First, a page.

4 women. That’s the answer to the riddle: how many women does it take to get a car out of a snow drift? It took 4 of us, and if we’d had some warning, we would have made a casserole to send with the snow-driftee.
Of course, only one of us could drive because it was a stick shift.
But the rest of us dug, pushed, and swore. Actually, the driver swore, too. And I’m so proud of her.
All that Florida weather we’ve been having gave way this past week to sub-zero temperatures and 12 inches of snow. That’s a real 12 inches, as measured by a woman with a ruler (me). I love snow. I don’t care much for sub-zero, unless it comes in stainless steel and says “Wolf” on it. And I’ve been scaling back on the hot cocoa. I can’t remember why right now, but I seem to remember having a good reason.
I have a friend from Canada (“c”-eh, “n”-eh, “d”-eh) who loves to rant about, well, about anything. Currently, it’s about how in Canada they have sub-zero weather for 3 months out of the year and they still walk to school. I don’t say it out loud, but in my head I think, “Barefoot? Uphill?”
Even I, the bastion of close-your-mouth-mothering, couldn’t help myself the other day as I drove my from-the-garage, pre-heated, whinging children to school. “I never got a ride to school until I was 16, and then I scraped the snow off the car and drove myself.” I actually heard my children roll their eyes at me. And I could feel my mother rolling her eyes at me across the vast distance that separates us. “Really? Poor kid. Had her own car at 16 and had to drive it to school. Let me tell you about when I went to school...”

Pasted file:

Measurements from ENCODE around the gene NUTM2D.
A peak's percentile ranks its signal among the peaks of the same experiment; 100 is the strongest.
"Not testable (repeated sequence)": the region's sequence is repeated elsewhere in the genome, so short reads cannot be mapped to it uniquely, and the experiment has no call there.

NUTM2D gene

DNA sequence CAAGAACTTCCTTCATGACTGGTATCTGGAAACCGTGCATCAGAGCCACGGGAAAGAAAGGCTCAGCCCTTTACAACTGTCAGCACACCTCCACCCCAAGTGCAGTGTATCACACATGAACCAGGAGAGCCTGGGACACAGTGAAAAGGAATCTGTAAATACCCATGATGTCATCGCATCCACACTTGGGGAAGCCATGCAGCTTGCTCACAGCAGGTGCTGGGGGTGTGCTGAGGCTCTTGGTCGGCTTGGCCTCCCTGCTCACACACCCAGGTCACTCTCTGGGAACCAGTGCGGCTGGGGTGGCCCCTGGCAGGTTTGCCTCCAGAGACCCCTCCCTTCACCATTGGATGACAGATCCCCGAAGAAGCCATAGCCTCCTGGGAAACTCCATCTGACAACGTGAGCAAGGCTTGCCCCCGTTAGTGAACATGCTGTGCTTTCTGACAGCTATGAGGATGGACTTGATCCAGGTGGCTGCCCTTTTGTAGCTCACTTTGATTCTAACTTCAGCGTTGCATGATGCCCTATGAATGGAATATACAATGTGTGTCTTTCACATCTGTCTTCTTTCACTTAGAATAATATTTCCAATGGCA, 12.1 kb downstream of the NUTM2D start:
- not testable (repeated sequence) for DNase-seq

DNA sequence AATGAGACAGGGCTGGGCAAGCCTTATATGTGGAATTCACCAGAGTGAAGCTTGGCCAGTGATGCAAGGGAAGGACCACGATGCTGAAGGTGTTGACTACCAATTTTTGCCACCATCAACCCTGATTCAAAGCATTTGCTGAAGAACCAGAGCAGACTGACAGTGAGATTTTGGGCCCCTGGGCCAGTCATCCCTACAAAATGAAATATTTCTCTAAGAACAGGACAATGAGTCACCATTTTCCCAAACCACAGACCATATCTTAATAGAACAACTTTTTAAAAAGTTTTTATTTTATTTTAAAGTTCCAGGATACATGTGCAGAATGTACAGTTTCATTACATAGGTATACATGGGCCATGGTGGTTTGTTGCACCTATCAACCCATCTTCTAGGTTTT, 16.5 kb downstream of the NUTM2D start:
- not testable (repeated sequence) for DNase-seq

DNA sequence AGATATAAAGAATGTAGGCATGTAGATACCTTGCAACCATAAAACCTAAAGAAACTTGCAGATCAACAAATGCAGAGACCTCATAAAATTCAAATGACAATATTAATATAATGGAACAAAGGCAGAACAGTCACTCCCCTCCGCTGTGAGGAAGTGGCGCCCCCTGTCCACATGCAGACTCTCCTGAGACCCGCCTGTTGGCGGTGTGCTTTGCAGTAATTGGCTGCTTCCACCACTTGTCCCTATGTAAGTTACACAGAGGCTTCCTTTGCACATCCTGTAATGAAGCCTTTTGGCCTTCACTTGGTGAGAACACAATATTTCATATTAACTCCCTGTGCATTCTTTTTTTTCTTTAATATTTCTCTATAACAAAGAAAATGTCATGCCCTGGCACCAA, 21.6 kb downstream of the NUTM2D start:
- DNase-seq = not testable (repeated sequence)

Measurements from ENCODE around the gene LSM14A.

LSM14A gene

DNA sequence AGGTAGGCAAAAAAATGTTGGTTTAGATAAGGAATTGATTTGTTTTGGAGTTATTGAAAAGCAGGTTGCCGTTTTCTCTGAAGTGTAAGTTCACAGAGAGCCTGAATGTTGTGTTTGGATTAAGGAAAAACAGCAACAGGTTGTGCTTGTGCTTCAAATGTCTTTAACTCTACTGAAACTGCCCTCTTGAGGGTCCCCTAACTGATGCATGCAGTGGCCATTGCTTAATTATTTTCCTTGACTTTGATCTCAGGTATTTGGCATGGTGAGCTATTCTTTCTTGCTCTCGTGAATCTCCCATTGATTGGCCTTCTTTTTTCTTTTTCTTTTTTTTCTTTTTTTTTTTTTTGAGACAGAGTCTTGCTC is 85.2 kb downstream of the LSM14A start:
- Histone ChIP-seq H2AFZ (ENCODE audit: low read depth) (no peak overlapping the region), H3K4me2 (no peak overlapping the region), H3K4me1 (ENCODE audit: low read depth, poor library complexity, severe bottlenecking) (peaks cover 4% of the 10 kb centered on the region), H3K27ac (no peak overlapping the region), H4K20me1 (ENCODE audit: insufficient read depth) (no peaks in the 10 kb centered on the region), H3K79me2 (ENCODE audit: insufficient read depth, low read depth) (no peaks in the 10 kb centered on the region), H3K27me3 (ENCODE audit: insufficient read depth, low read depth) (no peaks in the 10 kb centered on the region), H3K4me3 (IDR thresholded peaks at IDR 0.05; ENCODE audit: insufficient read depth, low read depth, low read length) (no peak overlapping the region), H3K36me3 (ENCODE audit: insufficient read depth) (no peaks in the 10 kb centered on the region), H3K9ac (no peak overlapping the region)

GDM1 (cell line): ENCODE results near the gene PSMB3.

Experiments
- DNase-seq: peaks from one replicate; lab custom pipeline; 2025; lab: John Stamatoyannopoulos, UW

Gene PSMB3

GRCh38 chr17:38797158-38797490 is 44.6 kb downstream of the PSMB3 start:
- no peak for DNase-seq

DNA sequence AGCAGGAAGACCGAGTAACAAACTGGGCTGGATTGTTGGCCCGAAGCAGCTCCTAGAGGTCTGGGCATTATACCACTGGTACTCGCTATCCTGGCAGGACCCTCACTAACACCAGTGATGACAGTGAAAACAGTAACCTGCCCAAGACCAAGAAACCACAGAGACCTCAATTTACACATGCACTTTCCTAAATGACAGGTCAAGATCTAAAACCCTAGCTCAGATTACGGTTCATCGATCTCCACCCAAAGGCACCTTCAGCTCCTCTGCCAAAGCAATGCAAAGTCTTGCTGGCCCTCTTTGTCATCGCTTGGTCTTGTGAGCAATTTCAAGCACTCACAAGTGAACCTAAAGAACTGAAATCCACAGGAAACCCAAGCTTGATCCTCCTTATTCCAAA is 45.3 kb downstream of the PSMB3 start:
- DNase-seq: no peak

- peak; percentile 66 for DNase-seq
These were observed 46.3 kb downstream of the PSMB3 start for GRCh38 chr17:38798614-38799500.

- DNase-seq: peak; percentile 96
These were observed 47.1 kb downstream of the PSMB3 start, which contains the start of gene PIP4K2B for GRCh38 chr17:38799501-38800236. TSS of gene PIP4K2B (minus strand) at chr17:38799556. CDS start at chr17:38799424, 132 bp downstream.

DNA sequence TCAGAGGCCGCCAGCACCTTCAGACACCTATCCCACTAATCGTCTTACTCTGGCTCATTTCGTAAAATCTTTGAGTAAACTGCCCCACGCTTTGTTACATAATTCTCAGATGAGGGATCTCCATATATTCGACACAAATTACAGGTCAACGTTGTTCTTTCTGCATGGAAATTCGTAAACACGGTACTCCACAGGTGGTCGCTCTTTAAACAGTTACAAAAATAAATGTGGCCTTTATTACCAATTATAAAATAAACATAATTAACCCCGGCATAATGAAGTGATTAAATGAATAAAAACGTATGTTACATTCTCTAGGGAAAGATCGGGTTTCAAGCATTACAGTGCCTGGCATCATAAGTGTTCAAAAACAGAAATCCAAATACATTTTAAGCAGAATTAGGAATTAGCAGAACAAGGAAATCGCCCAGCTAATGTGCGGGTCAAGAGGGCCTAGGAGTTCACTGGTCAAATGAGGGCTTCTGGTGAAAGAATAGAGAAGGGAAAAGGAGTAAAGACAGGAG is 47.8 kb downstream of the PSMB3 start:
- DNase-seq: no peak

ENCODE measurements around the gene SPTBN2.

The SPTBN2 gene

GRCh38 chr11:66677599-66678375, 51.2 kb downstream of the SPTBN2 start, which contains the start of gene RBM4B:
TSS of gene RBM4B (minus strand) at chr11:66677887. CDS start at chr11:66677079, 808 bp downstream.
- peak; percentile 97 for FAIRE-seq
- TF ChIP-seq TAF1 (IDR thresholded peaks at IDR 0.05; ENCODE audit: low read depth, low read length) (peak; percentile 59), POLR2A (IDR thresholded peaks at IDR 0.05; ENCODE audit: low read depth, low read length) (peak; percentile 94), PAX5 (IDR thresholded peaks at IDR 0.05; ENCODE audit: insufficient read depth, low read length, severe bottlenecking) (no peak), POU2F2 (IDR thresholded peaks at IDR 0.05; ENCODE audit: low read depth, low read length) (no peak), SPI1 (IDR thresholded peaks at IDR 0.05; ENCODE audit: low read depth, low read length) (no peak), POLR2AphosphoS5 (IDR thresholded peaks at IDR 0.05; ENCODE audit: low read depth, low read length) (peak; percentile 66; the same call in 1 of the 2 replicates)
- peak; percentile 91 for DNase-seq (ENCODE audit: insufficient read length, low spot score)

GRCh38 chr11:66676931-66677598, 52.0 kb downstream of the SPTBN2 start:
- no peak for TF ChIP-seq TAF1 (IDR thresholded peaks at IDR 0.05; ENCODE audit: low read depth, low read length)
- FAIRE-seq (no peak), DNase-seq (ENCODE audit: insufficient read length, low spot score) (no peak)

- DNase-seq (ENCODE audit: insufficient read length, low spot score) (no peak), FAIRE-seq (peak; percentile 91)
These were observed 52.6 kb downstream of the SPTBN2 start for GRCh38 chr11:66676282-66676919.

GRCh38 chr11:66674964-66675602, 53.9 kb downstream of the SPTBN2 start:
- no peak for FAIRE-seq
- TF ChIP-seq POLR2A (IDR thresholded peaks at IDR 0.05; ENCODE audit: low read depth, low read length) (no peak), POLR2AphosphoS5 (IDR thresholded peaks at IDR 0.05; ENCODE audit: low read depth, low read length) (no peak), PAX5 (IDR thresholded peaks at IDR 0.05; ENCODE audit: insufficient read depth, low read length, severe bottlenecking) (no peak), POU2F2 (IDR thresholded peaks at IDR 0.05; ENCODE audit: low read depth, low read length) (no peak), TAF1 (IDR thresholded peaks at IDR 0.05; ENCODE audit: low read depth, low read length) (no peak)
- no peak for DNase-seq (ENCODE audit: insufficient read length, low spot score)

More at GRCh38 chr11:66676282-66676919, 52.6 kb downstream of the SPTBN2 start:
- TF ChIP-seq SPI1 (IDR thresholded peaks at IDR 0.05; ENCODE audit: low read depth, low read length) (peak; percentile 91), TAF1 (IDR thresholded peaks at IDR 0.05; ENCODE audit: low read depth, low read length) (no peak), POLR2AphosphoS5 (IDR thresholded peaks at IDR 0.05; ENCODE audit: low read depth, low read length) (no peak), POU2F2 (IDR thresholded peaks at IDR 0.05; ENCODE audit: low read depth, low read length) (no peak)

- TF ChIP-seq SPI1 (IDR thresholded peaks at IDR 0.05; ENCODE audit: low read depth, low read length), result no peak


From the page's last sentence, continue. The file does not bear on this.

My youngest daughter thinks there’s a good chance her grandfather owned a dinosaur. If you ask her, she laughs and says ‘no’ but then she’ll get a look about her eyes and you’ll see the wheels turning in her head and you know she’s wondering if maybe, just maybe, he really did have a dinosaur that carried him to school on its back. You can see she thinks maybe the good ole days really were a lot better. But you wouldn’t catch her scraping the snow off a dinosaur if she had her own. She’d be a great friend in the summer, but as soon as the first flake fell, she’d leave the poor reptile curled around the house for warmth with a quick “see ya next summer.” She hasn’t given up on the cocoa. In fact, a couple of days ago she dug some dinosaur-age marshmallows from the cupboard, sunk them in a cup, and swore they softened up after awhile. She didn’t break her teeth, so they must not have been as hard as they sounded landing in the mug.